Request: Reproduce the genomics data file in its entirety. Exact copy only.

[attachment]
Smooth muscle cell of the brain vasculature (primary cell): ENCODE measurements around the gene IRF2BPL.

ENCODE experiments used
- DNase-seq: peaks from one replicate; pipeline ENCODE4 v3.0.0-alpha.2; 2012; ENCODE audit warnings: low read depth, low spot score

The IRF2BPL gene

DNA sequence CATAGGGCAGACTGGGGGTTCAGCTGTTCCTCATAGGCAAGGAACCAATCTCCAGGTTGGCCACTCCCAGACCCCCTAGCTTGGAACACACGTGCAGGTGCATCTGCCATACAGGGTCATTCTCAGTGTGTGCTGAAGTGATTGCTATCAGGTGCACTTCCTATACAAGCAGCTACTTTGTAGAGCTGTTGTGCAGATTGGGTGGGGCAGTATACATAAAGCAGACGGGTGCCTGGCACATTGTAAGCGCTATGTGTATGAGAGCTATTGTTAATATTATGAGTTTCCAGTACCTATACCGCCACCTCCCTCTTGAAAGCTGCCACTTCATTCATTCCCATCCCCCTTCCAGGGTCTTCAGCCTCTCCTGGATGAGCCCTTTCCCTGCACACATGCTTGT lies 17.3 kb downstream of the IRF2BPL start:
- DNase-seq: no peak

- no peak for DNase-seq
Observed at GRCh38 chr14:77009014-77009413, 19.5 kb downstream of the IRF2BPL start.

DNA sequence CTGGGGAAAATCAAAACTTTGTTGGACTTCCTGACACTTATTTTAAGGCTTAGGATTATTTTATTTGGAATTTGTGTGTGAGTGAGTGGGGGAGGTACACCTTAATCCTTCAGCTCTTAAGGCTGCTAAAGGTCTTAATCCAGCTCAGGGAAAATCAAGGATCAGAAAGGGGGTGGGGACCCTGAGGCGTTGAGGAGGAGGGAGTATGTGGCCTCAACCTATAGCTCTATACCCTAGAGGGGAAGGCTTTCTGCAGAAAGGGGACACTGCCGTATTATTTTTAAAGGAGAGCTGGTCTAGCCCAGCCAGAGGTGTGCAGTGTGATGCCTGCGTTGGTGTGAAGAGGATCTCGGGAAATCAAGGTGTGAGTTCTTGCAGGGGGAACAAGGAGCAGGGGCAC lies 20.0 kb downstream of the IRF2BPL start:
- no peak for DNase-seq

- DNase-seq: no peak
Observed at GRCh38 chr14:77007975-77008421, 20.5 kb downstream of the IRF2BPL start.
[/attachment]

Smooth muscle cell of the brain vasculature (primary cell): ENCODE measurements around the gene IRF2BPL.

ENCODE experiments used
- DNase-seq: peaks from one replicate; pipeline ENCODE4 v3.0.0-alpha.2; 2012; ENCODE audit warnings: low read depth, low spot score

The IRF2BPL gene

DNA sequence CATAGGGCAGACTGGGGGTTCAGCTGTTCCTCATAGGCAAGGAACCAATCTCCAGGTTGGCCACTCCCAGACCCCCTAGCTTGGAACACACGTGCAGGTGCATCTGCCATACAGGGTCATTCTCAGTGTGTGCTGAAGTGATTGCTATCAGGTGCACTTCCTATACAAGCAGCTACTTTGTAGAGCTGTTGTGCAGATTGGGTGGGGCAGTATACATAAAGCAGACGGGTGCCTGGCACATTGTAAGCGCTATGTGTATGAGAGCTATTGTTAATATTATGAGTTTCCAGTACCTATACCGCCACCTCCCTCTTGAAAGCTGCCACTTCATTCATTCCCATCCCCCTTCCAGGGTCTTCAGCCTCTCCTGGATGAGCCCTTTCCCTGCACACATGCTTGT lies 17.3 kb downstream of the IRF2BPL start:
- DNase-seq: no peak

- no peak for DNase-seq
Observed at GRCh38 chr14:77009014-77009413, 19.5 kb downstream of the IRF2BPL start.

DNA sequence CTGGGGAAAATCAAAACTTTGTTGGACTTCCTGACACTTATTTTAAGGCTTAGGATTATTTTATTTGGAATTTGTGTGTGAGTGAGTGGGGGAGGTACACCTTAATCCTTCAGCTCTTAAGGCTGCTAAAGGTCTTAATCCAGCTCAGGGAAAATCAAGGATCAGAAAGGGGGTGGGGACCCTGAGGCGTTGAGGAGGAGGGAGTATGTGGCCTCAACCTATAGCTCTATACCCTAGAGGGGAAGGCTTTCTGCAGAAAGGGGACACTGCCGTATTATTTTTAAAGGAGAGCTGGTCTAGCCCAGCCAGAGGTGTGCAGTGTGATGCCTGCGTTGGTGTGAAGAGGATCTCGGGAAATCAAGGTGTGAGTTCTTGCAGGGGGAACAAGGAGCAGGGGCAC lies 20.0 kb downstream of the IRF2BPL start:
- no peak for DNase-seq

- DNase-seq: no peak
Observed at GRCh38 chr14:77007975-77008421, 20.5 kb downstream of the IRF2BPL start.